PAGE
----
Working Group Seismics

and Geophysics

at the St.-Michael-Gymnasium Monschau



6. On the evaluation of a seismogram


6.1 Determination of distance to epicentres and origin time

6.2 Determination of magnitude of an earthquake

6.3 The geographical epicentre coordinates (localisation by one seismological station)



As referred to in chap. 2, the determination of the arrival-times (starting time of the first swing) both of the primary- and secondary-wave is essential for the evaluation of the source parameters. Now we want to present the individual steps of a simple analysis of a seismogram as we do it in our seismic-team.

We evaluate the seismogram recorded from the Ascension-earthquake (island off Western Africa) on 18. 02. 1996.

(1a) Calculation of the distance between the origin of the earthquake and our station: the epicentre-distance.
(1b) Determination of the time at which the earthquake broke out : the origin time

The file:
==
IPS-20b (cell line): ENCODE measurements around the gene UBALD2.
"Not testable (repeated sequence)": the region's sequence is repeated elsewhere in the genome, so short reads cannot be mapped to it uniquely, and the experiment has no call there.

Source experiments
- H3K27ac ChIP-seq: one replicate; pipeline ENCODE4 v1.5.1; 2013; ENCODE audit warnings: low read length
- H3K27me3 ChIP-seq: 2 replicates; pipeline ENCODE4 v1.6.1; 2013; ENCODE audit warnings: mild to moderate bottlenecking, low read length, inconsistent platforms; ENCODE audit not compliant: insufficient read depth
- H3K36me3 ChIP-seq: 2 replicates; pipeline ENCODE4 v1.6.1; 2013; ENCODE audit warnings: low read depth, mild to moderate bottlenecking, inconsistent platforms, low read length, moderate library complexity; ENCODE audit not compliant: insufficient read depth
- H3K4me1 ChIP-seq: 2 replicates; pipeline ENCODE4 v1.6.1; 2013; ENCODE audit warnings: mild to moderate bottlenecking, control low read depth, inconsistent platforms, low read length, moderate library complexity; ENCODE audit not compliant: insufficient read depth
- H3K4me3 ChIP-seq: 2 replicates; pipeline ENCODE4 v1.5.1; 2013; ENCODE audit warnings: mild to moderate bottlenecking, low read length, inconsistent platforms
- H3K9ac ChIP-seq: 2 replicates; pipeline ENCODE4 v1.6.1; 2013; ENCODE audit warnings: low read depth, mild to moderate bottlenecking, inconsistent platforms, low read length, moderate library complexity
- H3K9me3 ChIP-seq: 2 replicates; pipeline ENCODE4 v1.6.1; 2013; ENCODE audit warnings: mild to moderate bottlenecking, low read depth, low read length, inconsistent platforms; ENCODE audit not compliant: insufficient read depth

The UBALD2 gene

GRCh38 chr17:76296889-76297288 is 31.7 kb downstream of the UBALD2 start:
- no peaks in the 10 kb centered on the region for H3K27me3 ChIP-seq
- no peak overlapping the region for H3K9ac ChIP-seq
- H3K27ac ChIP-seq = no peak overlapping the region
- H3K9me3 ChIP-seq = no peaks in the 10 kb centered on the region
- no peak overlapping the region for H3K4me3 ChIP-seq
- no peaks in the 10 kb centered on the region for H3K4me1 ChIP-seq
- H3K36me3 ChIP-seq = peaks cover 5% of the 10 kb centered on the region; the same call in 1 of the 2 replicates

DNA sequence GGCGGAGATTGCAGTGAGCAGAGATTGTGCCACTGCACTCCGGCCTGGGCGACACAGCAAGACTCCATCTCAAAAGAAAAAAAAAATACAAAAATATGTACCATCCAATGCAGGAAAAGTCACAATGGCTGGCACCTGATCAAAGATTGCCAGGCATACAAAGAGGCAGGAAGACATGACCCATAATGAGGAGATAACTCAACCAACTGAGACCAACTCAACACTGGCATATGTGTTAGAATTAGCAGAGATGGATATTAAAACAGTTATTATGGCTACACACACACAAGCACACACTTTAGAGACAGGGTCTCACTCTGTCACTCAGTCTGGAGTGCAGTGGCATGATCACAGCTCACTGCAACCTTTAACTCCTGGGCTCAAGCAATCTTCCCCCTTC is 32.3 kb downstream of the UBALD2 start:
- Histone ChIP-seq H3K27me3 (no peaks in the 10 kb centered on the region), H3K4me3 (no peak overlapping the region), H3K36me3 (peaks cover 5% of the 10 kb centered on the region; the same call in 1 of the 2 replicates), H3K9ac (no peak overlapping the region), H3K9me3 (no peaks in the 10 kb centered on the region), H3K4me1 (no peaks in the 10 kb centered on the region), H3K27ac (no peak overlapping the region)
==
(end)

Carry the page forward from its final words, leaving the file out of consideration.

(2) Fixing the strength of an earthquake : the (surface-) magnitude (position on the Richter-scale)
(3) Fixing of the geographical coordinates (latitude and longitude) of the epicentre : the "localisation" of the earthquake
Before we start discussing the routine procedure of evaluating a seismogram let us take a general look at the recording units of a seismographic station.

Fig. 48 The three components of a seismographic station

A complete seismographic station observes the waves of an earthquake in all the three spatial dimensions. This is usually done by two horizontal seismographs, one of which swings from north to south, while the other one swings from east to west. The third dimension is caught by a vertical seismograph, also called up-down or z-seismograph. - A complete seismogram of an earthquake therefore always consists of three components: a North-South-, an East-West- and an Up-Down-Seismogram.

Fig. 49 P- and S-waves arrive simultaneously in all the three components (3d-seismogram)


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